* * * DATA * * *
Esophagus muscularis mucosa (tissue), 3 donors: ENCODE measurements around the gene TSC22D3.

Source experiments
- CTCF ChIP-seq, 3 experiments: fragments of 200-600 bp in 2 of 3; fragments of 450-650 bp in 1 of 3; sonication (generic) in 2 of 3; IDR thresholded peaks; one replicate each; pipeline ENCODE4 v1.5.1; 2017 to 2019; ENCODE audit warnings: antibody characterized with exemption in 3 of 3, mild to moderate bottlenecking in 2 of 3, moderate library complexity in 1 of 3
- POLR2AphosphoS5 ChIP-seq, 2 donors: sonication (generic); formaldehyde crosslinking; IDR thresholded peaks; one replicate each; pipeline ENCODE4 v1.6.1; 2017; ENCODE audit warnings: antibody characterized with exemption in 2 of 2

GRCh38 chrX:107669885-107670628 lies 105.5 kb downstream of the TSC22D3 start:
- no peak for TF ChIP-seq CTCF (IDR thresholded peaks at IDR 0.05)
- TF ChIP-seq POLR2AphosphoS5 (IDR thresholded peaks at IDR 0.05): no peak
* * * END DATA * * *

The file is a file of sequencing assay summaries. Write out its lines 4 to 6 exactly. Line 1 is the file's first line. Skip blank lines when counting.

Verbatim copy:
- POLR2AphosphoS5 ChIP-seq, 2 donors: sonication (generic); formaldehyde crosslinking; IDR thresholded peaks; one replicate each; pipeline ENCODE4 v1.6.1; 2017; ENCODE audit warnings: antibody characterized with exemption in 2 of 2

GRCh38 chrX:107669885-107670628 lies 105.5 kb downstream of the TSC22D3 start:
- no peak for TF ChIP-seq CTCF (IDR thresholded peaks at IDR 0.05)